This system is driven by something called “water potential,” usually designated by a greek psi (ψ). The more negative the water potential, the more it “wants” water. If you compare a gradient (plant versus air, for example) you can tell where the water will move. Dry air is the “thirstiest” and has the lowest ψ value, thus, water is usually drawn constantly through the plant from the roots up through the leaves! Additionally, the roots of the plant can provide pressure, too!
Root pressure can be created if there are solutes within the plant, as this drives osmosis of water into the roots, which creates pressure in the xylem, assisting the transpiration of water from the air interface!
The reason this skeletal like pattern remains in the leaves is due to higher concentrations of lignin (a strong carbon structural molecule that is what makes wood woody) in the tracheid xylem cells. The more easily decomposed cells will rot away, leaving the tougher skeletal lignin frame.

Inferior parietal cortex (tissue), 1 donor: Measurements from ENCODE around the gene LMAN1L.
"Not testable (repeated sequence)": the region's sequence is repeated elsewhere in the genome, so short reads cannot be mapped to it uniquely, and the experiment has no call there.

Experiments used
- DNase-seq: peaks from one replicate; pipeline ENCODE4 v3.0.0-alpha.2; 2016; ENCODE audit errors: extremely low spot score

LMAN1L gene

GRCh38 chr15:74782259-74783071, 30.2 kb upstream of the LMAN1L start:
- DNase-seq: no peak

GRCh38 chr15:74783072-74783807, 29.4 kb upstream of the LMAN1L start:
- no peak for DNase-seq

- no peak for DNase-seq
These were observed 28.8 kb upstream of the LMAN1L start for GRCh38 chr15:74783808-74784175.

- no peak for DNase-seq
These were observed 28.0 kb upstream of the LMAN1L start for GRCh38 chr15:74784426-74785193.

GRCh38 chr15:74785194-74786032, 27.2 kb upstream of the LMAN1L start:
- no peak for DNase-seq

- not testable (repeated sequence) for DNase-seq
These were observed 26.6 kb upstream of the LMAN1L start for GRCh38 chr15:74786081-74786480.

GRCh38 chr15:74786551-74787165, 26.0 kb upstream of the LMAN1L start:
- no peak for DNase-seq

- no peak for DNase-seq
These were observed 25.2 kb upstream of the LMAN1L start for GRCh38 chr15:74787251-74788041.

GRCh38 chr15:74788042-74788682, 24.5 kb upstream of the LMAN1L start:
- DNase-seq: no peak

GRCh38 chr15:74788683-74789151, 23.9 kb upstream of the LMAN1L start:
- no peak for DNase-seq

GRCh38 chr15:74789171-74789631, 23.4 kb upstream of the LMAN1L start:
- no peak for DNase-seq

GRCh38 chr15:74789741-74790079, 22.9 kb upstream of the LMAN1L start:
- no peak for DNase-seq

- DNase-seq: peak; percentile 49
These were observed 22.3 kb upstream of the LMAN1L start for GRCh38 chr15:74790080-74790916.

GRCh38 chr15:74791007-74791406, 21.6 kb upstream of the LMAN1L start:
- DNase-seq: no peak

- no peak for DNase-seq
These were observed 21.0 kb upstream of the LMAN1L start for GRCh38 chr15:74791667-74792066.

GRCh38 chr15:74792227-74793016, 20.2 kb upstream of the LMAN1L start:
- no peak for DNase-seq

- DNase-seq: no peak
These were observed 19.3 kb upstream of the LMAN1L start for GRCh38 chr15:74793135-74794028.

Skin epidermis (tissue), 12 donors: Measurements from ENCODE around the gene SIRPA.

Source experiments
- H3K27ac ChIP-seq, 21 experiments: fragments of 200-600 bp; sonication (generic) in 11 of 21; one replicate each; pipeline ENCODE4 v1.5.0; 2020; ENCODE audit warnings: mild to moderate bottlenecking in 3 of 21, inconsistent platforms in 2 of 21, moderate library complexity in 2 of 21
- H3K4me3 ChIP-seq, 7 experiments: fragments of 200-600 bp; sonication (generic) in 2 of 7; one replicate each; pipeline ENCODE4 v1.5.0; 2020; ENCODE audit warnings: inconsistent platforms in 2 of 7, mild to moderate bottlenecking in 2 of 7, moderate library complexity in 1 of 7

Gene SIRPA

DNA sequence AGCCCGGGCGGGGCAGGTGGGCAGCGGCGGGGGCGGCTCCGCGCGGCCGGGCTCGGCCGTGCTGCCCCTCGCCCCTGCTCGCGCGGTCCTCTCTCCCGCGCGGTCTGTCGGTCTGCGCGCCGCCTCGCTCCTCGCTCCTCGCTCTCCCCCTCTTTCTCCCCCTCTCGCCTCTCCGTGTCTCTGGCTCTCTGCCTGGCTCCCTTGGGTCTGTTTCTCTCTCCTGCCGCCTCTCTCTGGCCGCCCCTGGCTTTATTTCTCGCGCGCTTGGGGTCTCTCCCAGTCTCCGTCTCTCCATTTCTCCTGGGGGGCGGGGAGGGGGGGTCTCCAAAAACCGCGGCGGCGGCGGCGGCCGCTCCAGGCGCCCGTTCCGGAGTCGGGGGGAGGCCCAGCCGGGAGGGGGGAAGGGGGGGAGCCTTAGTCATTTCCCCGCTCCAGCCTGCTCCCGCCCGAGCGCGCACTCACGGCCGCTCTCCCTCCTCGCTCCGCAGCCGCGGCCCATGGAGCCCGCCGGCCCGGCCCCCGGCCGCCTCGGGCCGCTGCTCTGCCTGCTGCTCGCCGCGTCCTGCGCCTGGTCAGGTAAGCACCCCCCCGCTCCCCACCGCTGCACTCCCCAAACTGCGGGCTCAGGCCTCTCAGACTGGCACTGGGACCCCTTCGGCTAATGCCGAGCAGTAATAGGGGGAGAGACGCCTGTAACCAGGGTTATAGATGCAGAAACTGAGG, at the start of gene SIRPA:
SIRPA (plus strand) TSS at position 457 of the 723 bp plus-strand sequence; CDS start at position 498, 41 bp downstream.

Here’s a short video that I shot recently that shows a very competent juvenile American Robin (Turdus migratorius) feeding in a mulberry tree (Morus rubra)!
If you’re wondering, you can tell a juvenile robin from an adult by the lack of a solid red chest coloration. The males and females look very similar in adulthood, so don’t be fooled if you think only the males have the coloration! Juveniles will have a mottled breast, speckled with browns.
As for the mulberry, this is a great tree that we’ve seen give respite to many urban birds! Our surveying group theorizes that mulberries may operate as hubs of activity for birds and other animals and contributes to high species diversity within the urban landscape. Also, they’re delicious for humans, too!